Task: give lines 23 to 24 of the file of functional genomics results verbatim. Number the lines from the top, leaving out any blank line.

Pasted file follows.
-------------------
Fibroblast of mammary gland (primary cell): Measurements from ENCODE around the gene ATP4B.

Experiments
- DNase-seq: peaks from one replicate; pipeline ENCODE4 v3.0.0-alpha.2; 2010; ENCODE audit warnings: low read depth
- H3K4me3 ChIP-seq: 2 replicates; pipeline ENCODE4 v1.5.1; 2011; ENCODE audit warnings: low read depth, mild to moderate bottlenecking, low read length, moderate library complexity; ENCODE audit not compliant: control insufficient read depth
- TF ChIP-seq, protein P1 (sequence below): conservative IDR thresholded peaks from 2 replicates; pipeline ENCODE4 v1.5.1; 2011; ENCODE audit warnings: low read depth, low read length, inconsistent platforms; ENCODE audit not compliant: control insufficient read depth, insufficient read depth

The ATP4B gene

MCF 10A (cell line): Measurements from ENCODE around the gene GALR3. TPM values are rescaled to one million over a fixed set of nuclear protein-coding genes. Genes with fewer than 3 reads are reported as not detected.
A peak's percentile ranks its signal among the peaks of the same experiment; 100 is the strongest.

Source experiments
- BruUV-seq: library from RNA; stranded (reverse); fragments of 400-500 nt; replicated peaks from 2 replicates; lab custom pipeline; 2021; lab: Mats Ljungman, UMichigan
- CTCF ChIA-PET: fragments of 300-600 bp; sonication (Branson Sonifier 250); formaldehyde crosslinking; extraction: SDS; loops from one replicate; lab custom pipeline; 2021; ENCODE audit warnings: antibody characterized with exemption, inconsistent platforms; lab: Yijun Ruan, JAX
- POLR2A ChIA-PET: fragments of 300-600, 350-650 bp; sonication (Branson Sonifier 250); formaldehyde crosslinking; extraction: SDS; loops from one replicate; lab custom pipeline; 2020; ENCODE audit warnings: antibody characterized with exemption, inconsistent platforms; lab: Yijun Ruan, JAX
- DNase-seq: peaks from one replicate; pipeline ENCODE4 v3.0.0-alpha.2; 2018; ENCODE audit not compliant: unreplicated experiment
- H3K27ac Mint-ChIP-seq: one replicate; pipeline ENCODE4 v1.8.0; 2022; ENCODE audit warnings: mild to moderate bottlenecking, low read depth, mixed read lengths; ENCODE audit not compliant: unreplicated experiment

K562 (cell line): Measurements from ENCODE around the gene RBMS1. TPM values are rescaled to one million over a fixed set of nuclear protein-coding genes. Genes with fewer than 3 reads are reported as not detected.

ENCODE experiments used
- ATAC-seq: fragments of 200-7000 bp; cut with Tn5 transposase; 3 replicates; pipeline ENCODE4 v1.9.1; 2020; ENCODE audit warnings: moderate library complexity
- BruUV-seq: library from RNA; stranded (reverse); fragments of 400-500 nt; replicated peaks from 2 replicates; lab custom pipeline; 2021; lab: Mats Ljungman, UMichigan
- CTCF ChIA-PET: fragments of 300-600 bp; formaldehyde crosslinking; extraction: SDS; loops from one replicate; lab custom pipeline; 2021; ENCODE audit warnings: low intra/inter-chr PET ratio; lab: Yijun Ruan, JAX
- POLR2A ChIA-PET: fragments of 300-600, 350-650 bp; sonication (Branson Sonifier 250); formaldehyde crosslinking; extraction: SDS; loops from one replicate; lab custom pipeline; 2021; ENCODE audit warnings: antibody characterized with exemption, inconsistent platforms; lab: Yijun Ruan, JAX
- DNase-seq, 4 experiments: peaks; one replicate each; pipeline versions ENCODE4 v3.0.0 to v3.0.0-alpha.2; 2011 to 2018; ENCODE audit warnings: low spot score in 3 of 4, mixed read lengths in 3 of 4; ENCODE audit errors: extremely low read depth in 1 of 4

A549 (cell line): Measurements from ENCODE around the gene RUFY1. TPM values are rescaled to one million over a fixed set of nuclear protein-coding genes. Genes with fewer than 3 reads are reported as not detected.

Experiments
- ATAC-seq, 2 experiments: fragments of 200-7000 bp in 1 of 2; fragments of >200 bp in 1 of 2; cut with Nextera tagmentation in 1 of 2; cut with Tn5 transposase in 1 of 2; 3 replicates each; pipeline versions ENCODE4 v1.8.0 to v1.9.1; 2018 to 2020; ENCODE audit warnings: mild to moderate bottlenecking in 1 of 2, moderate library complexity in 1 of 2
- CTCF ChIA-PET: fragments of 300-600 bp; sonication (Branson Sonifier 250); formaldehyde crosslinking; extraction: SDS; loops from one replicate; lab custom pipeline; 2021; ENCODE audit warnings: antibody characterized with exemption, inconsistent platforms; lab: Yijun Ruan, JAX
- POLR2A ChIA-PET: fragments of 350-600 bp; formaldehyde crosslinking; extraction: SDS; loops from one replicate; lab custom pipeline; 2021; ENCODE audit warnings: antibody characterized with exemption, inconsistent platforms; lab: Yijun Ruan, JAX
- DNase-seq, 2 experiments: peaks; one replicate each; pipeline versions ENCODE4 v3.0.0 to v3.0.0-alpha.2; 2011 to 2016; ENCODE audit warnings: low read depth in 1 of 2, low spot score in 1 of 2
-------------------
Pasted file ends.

Experiments
- ATAC-seq, 2 experiments: fragments of 200-7000 bp in 1 of 2; fragments of >200 bp in 1 of 2; cut with Nextera tagmentation in 1 of 2; cut with Tn5 transposase in 1 of 2; 3 replicates each; pipeline versions ENCODE4 v1.8.0 to v1.9.1; 2018 to 2020; ENCODE audit warnings: mild to moderate bottlenecking in 1 of 2, moderate library complexity in 1 of 2